Despite losing her mother at a young age, Ruth still feels she had a very good childhood and recalls aunts, uncles, cousins and friends embracing them during this time. Her Grandma Mary also ended up moving in with the family to help Ruth’s father with the kids.

Even though her grandma lived with them for a short time, Ruth remembers that she always created delicious dishes from scratch. “She would make her own egg noodles to put in chicken noodle soup,” says Ruth. “She would even make her own gefilte fish. Everything she did was created by her, from basic ingredients.”

After Ruth’s grandma returned back to New York, she continued to make delicious treats for the family and would periodically mail them packages filled with an assortment of goodies, including her home baked cookies. Back then there were no second-day or overnight delivery options, so by the time the packages made their trek from New York to California, the cookies were always a bit hard.

The family was always excited to receive a gift of “grandma cookies” – a loving phrase they would use over the years to describe the log-shaped bites, with nuts and raisins rolled into the layers. When it came time to eat them, Ruth would dunk them into milk to soften them slightly. Her brother, on the other hand, remembers pulling them apart and picking out the raisins before stuffing the cookies into his mouth.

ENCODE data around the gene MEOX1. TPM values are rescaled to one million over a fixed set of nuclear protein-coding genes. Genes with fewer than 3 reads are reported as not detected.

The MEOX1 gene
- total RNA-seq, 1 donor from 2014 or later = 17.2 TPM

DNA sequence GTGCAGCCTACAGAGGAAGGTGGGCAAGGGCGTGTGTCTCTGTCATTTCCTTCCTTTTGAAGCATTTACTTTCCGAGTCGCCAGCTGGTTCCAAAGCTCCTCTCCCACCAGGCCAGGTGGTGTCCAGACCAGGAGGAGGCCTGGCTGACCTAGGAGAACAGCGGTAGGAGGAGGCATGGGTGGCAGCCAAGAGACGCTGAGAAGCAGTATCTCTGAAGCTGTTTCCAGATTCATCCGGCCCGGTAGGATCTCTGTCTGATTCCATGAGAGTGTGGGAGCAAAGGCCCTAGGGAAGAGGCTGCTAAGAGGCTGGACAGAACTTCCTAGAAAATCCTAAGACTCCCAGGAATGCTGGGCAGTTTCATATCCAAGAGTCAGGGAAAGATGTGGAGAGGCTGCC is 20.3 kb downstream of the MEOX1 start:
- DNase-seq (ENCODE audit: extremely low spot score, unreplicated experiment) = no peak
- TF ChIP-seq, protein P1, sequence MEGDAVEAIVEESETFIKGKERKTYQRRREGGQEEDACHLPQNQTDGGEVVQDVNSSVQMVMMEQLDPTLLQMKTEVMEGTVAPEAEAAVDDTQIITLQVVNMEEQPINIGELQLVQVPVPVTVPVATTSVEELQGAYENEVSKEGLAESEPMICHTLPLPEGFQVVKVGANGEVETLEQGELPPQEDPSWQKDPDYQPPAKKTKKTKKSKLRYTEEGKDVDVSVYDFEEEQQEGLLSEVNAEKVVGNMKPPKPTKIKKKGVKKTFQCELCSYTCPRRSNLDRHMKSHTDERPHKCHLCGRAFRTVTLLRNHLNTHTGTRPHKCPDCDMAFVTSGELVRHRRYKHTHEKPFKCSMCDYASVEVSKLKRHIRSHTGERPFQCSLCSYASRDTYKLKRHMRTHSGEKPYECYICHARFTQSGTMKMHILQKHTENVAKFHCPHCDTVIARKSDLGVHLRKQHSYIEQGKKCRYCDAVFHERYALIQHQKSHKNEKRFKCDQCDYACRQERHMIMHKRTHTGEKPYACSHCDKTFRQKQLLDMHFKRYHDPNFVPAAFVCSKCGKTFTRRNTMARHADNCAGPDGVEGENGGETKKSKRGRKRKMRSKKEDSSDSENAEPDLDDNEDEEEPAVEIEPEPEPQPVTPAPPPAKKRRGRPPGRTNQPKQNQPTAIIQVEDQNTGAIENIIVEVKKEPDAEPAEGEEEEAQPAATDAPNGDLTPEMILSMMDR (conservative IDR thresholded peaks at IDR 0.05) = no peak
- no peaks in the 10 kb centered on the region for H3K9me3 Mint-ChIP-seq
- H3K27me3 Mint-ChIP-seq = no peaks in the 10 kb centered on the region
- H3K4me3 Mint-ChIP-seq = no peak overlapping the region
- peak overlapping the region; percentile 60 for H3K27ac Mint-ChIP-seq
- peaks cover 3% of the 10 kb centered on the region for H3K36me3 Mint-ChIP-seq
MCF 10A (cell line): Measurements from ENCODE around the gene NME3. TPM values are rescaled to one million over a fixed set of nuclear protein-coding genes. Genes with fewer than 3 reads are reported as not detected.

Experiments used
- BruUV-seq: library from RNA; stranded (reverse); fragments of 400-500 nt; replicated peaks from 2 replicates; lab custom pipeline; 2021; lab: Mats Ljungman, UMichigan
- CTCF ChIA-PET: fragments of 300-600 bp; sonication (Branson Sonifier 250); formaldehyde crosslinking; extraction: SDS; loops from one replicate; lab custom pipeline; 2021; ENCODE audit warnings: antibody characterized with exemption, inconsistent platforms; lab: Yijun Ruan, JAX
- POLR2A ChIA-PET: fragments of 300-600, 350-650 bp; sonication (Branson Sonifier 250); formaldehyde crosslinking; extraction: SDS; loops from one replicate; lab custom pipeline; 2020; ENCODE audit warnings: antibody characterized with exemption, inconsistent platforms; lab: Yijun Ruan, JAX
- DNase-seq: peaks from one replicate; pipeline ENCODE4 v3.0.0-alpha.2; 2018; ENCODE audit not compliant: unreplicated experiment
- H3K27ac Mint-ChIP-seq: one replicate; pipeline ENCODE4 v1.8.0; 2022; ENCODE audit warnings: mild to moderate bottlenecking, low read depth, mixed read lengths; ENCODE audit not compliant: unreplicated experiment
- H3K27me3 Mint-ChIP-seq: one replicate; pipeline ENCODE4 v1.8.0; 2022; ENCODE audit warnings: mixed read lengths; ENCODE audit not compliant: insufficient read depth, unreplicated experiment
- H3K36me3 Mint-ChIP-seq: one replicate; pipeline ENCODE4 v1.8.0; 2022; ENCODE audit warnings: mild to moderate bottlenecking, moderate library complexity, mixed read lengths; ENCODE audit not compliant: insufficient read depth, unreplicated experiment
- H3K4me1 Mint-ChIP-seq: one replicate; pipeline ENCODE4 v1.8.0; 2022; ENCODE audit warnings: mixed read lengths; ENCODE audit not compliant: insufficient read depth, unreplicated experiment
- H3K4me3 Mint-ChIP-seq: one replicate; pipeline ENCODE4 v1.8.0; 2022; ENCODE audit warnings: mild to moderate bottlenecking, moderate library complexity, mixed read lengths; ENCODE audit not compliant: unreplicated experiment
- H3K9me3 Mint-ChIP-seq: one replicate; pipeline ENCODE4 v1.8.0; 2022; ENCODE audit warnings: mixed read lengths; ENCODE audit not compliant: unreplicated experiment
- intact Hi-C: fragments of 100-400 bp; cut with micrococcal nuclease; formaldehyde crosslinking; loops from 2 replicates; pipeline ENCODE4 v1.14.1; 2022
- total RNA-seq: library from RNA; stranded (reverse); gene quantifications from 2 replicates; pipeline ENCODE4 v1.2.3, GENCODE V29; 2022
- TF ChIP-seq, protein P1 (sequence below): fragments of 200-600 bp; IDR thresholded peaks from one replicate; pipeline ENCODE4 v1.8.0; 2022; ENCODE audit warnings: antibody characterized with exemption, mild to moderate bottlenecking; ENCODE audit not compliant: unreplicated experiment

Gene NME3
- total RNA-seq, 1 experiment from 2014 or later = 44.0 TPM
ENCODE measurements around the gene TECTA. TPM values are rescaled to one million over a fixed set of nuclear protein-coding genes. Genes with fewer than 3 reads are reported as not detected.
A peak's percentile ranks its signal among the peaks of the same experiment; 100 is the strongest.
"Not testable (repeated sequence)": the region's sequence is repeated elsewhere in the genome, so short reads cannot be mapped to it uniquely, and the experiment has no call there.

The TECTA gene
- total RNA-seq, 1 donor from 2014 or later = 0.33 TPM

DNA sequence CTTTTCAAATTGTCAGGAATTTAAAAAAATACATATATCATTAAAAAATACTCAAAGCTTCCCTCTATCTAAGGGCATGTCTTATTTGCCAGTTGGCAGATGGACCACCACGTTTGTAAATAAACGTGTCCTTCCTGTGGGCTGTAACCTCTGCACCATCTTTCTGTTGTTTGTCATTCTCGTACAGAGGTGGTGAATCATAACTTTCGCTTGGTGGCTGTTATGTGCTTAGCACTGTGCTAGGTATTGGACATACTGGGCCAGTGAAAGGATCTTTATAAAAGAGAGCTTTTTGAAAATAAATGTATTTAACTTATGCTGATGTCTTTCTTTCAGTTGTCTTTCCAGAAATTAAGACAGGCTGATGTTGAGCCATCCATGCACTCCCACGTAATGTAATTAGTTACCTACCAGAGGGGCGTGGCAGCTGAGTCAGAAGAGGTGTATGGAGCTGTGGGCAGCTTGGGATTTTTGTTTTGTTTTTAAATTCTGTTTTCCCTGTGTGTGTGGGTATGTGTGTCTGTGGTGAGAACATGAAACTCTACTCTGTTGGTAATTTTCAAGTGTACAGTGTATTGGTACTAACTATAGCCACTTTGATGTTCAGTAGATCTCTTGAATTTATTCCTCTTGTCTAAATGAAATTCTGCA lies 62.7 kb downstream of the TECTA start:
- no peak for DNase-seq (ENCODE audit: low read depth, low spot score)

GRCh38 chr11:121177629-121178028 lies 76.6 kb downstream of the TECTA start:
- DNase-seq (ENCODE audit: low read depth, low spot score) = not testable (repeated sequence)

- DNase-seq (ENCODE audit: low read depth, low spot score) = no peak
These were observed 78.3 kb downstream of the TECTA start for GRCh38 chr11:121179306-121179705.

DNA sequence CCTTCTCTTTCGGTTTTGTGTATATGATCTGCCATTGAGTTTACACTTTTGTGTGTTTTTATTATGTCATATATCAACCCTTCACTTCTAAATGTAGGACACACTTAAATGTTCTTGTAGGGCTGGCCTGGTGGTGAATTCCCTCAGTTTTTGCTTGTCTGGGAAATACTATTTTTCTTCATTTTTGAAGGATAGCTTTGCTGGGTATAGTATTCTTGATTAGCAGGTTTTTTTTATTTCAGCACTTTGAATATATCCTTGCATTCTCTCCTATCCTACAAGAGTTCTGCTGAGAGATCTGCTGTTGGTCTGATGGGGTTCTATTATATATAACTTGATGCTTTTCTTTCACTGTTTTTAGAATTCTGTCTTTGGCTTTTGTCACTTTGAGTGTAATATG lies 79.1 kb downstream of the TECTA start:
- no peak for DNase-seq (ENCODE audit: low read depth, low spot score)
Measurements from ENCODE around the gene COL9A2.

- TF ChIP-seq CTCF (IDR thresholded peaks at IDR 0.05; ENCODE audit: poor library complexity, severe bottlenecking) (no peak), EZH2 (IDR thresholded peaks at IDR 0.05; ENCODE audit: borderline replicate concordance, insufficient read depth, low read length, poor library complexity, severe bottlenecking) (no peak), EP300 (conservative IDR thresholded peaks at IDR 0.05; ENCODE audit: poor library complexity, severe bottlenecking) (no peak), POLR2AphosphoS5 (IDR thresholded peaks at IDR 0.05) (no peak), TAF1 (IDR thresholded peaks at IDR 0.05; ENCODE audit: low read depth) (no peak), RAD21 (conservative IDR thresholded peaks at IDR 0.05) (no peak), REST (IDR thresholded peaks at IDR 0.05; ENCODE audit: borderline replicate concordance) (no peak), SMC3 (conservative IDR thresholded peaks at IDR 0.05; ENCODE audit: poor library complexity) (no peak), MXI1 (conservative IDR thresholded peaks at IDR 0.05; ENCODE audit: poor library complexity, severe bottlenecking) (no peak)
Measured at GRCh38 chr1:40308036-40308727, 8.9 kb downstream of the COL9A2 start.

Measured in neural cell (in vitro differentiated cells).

It wasn’t until Ruth was in her mid-20s that she would learn the actual name of the delicious cookies she grew up eating. “I went to an event and someone said ‘you have to try the rugelach,’” says Ruth. “I looked at the cookies and said to them ‘those aren’t rugelach, those are grandma cookies!’”

Unfortunately, Grandma Mary’s rugelach was never written down and no one in her family ever knew the recipe. Ruth would have to resort to research. As she started exploring recipes, she realized that there are actually two styles to rugelach – one that looks like a crescent roll with the tapered ends and the other that looks more like a rectangular or square log. The latter was a match for “grandma cookies.”

Replicating the recipe took a little bit longer. Ruth started by interviewing her brother and her cousins, asking them what they remembered about the cookies from their childhood. She needed all the details including what they thought was inside of them, what they felt like and how they tasted.

“I tried maybe six to eight different recipes,” says Ruth. “Everytime I would make them, I had everyone try them.”

Joel, Ruth’s son, also reminded his mother that she would need to leave the cookies out for about two weeks to mimic the time frame it took the cookies to travel from state to state. It was the best way to ensure the same experience from their childhood.

Finally, Ruth settled on a recipe that she felt was as close as she could get to her grandma’s rugelach. They had found it – a recipe recreated from a place of remembrance.

Ruth’s heirloom book, In Search of Rugelach: A Family Trust of Recipes, is more than a book of just recipes. It’s a keepsake dedicated to the memories of the past, highlighting photos of family and friends, the stories explaining the significance behind each dish and the personal relationships formed over the years.

The infamous “grandma cookies” recipe can be found in a section entitled “family recipes throughout the generations” located in the back of the book. And if there are any doubts as to whether these are her grandma’s rugelach, Ruth made sure to add a disclaimer to note, “If it is not exactly that, then it’s close enough and will now become Ruthie’s rugelach for the next generations.”